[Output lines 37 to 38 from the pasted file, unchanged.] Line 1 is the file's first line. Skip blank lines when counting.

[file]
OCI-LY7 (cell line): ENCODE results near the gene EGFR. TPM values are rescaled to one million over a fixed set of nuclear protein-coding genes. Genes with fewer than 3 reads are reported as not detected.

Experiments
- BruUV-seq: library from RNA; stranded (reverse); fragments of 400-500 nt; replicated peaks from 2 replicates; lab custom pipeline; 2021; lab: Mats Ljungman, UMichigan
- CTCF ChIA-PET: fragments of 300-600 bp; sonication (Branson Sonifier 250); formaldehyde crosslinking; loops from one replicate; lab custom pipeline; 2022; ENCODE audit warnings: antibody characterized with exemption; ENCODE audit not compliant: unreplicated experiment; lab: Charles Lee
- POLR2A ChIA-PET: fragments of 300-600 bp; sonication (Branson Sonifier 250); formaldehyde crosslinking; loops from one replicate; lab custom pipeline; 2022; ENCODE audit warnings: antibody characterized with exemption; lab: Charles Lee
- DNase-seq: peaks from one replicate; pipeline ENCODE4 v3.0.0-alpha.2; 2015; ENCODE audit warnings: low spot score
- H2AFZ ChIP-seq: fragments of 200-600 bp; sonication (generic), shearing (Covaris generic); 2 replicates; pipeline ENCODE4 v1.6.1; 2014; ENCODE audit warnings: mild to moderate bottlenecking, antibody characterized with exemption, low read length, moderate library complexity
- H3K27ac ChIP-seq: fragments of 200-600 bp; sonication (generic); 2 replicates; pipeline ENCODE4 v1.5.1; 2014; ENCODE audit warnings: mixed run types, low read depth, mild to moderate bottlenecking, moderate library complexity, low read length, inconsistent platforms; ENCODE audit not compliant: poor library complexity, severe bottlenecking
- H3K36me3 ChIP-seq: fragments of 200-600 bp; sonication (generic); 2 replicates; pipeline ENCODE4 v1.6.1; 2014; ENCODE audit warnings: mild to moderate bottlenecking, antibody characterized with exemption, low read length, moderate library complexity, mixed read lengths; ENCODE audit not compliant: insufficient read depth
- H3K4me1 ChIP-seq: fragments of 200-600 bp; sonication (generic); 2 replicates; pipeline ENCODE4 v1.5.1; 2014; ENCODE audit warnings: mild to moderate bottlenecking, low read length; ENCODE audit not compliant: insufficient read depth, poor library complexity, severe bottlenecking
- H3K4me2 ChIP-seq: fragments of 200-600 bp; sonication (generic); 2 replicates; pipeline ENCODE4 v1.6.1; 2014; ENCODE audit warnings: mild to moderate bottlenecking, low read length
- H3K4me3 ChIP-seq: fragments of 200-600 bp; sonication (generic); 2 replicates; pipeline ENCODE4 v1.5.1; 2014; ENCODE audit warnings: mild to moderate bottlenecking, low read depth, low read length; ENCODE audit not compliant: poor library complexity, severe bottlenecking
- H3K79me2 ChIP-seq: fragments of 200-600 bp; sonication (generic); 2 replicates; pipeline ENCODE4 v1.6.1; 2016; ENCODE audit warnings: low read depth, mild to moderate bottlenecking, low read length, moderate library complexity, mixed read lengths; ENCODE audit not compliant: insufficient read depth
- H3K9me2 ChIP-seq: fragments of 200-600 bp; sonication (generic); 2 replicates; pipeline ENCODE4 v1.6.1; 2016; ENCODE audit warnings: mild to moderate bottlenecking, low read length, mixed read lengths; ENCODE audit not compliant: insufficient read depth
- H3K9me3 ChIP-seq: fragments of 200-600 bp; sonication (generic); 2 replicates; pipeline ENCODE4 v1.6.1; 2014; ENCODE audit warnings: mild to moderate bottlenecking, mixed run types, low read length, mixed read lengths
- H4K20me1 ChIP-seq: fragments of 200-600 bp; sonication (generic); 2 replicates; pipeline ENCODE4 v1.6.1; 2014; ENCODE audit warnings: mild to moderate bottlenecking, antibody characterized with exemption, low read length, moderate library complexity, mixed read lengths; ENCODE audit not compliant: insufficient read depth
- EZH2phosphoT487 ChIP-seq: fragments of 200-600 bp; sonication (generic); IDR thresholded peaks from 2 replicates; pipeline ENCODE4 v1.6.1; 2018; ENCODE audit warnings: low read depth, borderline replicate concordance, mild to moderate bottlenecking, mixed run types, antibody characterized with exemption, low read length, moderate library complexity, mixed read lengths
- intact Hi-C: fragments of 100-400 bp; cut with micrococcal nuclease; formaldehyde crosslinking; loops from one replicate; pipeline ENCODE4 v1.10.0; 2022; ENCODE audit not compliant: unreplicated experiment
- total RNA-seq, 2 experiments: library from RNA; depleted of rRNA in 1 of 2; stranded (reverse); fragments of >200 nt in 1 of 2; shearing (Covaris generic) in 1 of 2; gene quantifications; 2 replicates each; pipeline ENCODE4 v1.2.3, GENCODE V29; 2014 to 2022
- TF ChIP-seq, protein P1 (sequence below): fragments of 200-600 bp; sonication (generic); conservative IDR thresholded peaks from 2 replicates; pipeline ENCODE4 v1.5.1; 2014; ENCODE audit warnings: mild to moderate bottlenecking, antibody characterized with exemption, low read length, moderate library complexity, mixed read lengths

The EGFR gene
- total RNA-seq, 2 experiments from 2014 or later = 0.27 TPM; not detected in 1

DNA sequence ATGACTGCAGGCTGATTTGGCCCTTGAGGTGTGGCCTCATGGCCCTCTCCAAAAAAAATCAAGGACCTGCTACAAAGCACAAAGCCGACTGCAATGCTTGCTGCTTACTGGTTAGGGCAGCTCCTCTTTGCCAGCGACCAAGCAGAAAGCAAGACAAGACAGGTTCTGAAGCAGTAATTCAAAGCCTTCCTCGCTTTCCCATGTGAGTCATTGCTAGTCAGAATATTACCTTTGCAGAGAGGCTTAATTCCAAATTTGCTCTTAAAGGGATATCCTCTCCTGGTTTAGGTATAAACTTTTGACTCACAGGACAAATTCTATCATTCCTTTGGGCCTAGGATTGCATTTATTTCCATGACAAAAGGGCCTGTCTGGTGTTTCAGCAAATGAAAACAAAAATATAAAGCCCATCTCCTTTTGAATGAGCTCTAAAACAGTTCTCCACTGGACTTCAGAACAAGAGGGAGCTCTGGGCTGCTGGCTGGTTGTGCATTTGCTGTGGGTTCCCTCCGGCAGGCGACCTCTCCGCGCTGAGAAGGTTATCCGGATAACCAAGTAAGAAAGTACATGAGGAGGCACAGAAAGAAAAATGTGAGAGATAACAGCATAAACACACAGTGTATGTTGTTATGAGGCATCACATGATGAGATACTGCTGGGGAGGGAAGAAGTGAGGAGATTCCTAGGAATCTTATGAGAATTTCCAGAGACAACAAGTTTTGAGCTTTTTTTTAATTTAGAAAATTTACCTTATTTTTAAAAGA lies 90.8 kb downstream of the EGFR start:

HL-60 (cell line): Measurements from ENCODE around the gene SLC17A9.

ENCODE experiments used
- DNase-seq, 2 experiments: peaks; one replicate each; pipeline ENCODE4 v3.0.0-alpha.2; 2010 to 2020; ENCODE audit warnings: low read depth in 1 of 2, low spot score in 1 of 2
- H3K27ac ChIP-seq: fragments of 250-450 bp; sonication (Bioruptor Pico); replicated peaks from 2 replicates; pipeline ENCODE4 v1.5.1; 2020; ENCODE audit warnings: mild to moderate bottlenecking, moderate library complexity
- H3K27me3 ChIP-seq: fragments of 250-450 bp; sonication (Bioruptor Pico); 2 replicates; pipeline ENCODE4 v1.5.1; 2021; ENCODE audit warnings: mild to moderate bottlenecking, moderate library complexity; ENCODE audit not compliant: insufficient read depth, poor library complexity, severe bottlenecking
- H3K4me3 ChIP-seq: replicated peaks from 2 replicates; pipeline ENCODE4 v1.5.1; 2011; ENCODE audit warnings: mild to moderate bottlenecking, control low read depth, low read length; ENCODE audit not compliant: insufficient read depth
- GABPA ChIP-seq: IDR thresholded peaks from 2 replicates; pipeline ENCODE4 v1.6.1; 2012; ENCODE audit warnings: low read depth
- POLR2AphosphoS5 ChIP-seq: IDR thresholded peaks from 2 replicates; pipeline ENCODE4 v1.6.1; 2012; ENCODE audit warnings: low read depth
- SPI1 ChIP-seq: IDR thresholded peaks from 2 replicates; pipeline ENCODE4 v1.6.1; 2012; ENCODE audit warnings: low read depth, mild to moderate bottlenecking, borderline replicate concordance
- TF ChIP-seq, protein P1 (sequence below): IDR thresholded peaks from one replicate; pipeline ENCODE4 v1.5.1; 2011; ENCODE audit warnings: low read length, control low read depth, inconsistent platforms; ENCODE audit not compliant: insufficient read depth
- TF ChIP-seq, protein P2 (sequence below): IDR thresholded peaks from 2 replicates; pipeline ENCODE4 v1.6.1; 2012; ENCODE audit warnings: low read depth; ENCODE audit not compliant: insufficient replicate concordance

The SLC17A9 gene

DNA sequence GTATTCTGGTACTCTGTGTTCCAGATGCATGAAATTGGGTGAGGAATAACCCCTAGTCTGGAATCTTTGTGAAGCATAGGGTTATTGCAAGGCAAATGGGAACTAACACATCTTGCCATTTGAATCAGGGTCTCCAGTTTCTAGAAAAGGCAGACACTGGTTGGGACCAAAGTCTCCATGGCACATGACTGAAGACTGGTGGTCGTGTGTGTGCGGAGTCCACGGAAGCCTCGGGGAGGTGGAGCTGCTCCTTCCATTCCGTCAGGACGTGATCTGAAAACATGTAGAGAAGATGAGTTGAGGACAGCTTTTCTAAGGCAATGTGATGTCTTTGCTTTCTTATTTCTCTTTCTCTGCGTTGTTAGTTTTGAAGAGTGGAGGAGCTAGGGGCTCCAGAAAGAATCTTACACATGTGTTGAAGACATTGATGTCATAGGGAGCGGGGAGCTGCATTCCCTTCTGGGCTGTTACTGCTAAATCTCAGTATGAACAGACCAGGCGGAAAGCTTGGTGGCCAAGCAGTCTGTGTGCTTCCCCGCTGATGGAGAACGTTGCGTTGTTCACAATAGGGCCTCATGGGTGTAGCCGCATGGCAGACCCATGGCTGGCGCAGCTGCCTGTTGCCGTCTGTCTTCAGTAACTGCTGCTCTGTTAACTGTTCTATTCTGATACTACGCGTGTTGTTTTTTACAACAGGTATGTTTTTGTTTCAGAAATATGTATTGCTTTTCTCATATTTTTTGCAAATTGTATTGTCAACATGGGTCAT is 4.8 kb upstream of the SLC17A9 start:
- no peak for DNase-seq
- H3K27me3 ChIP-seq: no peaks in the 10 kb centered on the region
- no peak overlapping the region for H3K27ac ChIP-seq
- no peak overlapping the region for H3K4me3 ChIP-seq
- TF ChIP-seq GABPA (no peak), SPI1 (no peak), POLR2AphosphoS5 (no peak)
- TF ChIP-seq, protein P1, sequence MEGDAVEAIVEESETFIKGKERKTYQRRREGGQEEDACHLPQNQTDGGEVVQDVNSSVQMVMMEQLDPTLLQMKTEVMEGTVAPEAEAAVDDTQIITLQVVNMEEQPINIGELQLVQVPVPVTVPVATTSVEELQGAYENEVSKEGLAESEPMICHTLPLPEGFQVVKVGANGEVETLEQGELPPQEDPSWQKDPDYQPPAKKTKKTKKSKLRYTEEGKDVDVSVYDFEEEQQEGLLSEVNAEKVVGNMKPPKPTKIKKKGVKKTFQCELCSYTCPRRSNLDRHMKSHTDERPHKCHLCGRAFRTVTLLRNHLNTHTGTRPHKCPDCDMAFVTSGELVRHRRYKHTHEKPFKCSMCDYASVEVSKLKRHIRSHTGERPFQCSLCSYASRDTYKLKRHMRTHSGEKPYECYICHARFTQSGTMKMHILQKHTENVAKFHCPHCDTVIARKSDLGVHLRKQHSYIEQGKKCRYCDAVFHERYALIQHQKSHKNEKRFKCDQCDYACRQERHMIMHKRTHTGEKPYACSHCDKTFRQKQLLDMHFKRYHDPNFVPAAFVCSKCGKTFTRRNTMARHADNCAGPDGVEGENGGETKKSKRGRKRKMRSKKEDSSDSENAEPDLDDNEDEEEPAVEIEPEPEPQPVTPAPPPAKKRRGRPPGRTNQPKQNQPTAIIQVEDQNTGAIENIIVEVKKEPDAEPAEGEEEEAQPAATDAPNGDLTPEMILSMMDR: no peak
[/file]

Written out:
- no peak for DNase-seq
- H3K27me3 ChIP-seq: no peaks in the 10 kb centered on the region